According to further allegations of the complaint, plaintiff, in the status of a second-year resident, began work at Kaiser on December 4, 1972, under the terms of a letter agreement which covered his first year at Kaiser. On the first anniversary of his employment, he was orally rehired for one additional year, which terminated December 3, 1974. However, in January 1974, Winkley advised plaintiff that he would not be permitted to remain in the Kaiser surgical residency program after June 30, 1974. No reasons were given to plaintiff, either then or subsequently, for Kaiser's decision to dismiss him. No notice of charges was given, and plaintiff was afforded neither a hearing nor opportunity to respond prior to termination. Dismissal from Kaiser will, as a practical matter and because of Kaiser's close relationship with other teaching hospitals, prevent plaintiff's acceptance in any other surgical residency program. Successful completion of an approved surgical residency is a prerequisite to attainment of the status of a "board certified general surgeon," [20 Cal.3d 271] without which plaintiff cannot practice a surgical specialty in any accredited California hospital.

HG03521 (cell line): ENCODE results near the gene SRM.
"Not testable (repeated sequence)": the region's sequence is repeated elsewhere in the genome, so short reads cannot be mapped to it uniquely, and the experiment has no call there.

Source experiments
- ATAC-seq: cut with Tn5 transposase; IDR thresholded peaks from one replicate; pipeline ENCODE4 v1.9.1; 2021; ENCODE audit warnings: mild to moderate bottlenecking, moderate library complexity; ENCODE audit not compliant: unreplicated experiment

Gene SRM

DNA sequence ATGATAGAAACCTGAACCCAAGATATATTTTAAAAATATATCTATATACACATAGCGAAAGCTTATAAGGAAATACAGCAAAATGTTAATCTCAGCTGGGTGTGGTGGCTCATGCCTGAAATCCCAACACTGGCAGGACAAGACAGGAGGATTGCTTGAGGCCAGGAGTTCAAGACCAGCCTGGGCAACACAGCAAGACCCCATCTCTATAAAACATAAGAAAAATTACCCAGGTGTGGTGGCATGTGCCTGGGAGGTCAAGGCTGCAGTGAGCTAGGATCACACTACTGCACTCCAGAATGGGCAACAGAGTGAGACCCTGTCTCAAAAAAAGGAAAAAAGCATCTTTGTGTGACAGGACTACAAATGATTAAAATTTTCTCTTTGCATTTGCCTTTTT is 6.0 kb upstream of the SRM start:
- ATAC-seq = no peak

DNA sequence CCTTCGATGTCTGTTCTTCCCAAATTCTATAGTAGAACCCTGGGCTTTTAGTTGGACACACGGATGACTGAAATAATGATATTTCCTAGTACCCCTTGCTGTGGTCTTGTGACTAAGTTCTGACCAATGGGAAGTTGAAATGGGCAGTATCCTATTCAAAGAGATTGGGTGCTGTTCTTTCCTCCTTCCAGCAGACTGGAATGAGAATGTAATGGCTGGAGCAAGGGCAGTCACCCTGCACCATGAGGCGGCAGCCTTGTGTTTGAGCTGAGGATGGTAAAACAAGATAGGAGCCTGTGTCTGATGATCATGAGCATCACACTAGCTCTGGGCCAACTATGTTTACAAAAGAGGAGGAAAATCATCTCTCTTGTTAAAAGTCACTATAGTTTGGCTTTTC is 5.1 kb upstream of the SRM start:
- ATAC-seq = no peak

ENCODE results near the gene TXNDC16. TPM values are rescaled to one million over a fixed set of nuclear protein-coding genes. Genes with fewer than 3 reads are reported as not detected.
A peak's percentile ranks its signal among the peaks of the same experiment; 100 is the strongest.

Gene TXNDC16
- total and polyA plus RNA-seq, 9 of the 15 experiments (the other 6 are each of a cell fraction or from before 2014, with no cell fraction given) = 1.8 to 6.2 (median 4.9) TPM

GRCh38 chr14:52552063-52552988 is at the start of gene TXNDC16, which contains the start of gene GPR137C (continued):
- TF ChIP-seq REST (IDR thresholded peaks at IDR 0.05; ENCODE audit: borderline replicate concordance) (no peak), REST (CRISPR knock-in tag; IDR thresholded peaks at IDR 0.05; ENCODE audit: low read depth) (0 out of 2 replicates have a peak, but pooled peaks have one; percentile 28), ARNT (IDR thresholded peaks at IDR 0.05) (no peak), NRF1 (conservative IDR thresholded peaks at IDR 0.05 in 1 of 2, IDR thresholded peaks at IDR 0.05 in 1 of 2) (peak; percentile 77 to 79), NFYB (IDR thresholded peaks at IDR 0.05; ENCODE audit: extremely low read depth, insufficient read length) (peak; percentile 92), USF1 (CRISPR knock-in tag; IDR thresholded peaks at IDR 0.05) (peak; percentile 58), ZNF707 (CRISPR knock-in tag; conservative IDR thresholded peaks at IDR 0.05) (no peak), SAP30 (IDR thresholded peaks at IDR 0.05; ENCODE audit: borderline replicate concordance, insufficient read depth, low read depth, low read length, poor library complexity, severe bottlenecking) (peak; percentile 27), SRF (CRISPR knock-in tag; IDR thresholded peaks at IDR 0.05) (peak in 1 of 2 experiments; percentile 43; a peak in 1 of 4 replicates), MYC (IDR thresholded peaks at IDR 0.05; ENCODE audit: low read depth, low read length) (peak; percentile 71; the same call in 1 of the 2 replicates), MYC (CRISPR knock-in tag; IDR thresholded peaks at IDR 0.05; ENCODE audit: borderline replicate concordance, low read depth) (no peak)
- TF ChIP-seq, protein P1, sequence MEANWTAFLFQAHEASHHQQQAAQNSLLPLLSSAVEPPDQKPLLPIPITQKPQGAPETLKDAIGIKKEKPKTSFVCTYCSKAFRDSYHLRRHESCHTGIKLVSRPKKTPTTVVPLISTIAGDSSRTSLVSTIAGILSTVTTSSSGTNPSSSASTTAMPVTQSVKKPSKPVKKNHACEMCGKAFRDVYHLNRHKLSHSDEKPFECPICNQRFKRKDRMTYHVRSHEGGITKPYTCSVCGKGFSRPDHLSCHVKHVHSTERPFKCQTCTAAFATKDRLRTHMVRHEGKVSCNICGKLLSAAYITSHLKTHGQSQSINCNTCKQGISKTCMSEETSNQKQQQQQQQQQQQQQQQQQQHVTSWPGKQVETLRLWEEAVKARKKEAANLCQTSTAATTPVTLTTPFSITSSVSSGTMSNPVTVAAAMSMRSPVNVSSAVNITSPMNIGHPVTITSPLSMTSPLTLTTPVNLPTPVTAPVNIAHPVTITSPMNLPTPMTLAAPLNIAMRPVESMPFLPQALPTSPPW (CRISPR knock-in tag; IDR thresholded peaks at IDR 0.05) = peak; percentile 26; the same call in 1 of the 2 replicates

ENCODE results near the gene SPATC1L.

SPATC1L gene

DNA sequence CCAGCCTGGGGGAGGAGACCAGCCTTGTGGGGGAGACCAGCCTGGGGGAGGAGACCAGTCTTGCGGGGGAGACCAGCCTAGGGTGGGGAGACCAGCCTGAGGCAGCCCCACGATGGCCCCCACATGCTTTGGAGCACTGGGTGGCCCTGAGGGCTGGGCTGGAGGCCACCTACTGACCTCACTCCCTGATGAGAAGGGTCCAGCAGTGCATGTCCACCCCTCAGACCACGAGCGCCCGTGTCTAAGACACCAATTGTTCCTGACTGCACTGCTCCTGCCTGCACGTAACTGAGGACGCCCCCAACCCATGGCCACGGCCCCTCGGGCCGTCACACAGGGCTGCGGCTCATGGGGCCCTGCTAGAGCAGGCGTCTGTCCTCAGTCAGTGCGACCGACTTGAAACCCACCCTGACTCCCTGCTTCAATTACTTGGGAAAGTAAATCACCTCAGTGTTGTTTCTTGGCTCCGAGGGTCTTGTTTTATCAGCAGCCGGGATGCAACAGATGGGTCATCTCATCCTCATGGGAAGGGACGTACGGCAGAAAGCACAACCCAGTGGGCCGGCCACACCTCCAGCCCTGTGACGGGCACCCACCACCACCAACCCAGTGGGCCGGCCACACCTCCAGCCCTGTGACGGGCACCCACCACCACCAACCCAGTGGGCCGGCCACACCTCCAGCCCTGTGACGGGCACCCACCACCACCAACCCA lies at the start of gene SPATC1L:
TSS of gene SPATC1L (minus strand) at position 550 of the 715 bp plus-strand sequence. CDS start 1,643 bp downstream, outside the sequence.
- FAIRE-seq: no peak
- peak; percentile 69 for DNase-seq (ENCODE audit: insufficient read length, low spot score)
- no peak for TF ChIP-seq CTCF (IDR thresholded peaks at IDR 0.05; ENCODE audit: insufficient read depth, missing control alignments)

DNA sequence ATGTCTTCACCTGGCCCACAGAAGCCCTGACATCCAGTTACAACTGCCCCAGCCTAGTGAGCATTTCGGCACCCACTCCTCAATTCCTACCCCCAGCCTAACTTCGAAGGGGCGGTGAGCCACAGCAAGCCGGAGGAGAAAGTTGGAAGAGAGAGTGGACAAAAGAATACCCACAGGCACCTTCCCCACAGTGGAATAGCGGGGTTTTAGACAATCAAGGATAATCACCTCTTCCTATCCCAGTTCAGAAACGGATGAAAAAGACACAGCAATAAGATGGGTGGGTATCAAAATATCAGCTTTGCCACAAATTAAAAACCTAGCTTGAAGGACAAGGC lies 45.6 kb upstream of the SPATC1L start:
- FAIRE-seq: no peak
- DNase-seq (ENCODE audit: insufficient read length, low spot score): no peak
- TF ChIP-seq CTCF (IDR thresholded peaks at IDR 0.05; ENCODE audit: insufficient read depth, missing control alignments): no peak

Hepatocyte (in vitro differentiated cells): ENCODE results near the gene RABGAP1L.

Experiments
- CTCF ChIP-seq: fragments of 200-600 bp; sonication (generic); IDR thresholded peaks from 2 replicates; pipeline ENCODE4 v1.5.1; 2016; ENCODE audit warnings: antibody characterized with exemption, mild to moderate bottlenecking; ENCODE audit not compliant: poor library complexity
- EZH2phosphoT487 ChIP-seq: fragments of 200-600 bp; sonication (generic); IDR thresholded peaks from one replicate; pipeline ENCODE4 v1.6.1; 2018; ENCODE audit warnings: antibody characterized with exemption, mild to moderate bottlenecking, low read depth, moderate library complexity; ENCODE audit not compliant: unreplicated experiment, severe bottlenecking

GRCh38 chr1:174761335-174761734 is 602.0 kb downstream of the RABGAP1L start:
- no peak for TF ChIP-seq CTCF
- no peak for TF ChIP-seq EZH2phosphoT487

After the filing of plaintiff's verified complaint for damages and injunctive relief, the trial court issued a temporary restraining order prohibiting plaintiff's discharge pending resolution of his request for a preliminary injunction. The trial court conducted an adversary hearing and then dissolved the restraining order and denied any injunctive relief. Kaiser thereupon dismissed plaintiff. Subsequently, defendants' demurrer to plaintiff's third amended complaint (the complaint) was sustained without leave to amend, and plaintiff appeals from the subsequent judgment of dismissal.